My journal helps me keep track of my goals and helps me realise when I might need to set some new one. It shows up when I start to have feelings of using again, of feeling lonely, unsettled and a little bit lost. I like routine and regularity but I need to shake that up from time to time too. New goals help me grow and stop me standing still.

    Recently I realised that I needed something new in my life and ended up buying the kayak I’d been thinking about for a couple of years. My goals started small and were just about getting used to it and learning balance and technique. I’ve progressed now and have been kayaking in the river and the bay. When I’m more confident I’d like to upgrade and start to do longer paddles on the bay……….but it’s taking things one step at a time. The end goal is about strength, stamina, fitness, mindfulness, nature, getting out of the house and getting a sense of achievement.

    A sense of achievement is big for me and I find that setting small goals helps that. It keeps me focused, interested and motivated. I like to have a mixture of goals too. Big and small, short term and long term. I try to remember that I won’t achieve all of my goals………and that’s important. If I forget this I can start to get disappointed in myself and feel like a failure. But failure is important because there are lessons to be learnt and we fail our way to success. Just trying is what it’s about. Sometimes I’ll lose interest and realise it’s not that important. Sometimes other things will need to take priority. Sometimes I realise that the goals I’ve set just aren’t realistic and I need to reassess them. Setting goals for me isn’t about achieving them all, it’s about discovering what I’m capable of and what’s important to me.

    But how do I keep track of them? In a similar fashion to SMART goals. I set a timeframe and have an expected outcome. I reflect on that timeframe and make adjustments as necessary. Maybe I need to extend my timeframe. Maybe I achieve it earlier and need to set a more challenging goal. Again……this is where my journal helps me keep track. I’ve also learnt to share my goals with friends and family because I’ve discovered that they can help me achieve the goals by offering advice or putting me in touch with people who can help. I never used to share my goals with anyone because I was afraid of what people might think if I didn’t achieve them. Now I understand that the satisfaction comes from just trying.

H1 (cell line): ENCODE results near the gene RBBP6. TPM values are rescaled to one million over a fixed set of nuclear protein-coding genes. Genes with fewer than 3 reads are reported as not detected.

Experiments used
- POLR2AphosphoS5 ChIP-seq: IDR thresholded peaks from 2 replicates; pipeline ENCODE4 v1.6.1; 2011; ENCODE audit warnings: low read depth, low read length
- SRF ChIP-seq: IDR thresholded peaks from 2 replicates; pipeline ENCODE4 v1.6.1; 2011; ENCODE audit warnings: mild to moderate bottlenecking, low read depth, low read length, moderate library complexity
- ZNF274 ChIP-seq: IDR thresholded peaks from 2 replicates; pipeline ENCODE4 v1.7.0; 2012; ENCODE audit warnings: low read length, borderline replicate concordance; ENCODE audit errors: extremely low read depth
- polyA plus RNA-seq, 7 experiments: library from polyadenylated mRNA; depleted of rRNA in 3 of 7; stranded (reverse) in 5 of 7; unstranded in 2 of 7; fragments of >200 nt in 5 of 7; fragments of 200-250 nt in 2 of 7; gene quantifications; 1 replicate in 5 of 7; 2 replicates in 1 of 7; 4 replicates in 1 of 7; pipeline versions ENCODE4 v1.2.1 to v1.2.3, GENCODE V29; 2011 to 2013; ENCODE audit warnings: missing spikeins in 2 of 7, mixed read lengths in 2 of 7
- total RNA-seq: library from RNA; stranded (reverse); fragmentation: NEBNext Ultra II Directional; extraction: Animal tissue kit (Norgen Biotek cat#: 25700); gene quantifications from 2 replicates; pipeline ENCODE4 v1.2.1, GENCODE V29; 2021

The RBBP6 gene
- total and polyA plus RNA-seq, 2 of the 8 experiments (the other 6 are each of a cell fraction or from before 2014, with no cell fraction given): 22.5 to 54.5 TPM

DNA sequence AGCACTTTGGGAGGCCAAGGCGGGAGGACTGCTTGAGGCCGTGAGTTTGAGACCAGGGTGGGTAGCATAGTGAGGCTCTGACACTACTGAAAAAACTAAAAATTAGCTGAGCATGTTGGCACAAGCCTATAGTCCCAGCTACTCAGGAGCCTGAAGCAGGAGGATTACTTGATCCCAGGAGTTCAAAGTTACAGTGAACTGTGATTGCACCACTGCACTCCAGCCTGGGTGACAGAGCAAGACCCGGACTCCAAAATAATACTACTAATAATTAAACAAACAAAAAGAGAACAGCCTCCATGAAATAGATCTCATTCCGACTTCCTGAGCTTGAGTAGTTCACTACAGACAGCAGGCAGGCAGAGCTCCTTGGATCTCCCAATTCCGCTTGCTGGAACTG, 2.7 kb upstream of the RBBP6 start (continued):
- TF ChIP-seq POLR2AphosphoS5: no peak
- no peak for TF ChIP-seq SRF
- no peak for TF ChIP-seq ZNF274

Goals stop me getting bored and that keeps me in recovery.
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    bettyfordfalcon
    Junior Member
    Posts: 4
    Joined: Tue Mar 15, 2022 7:48 am

    Re: Lets Talk: Setting Goals in Recovery

    Fri Jun 10, 2022 8:42 pm

    Thanks for the tag @Lhiver My strategy, like nearly everything in my life, is to wing it, play it by ear, roll with the punchesand more often than not, take the path of least resistance. So not really a strategy, or not one with a great chance of success, but there it is.
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    ScorpionPW
    Peer Worker
    Posts: 401
    Joined: Tue Apr 13, 2021 10:06 am

    Re: Lets Talk: Setting Goals in Recovery

    Wed Jun 15, 2022 8:32 pm

    Hi @bettyfordfalcon, I know you posted this a while ago but I just stumbled upon it and I love what you said, the path of least resistance.

    That is actually a strategy I use really often. Like, if I feel wound up, frustrated, unsure of what's going to happen or if I've got any fear about something that I have no control over. In these situations I really try to pause and ask myself, what is the path of least resistance? How can I go with the flow of things instead of going up stream so to speak to make everything more difficult. But at times, I don't realise I'm doing it and need an outside perspective to see that I'm fighting against things when what I really need to do is let go.

    How are things going for you at the moment? :)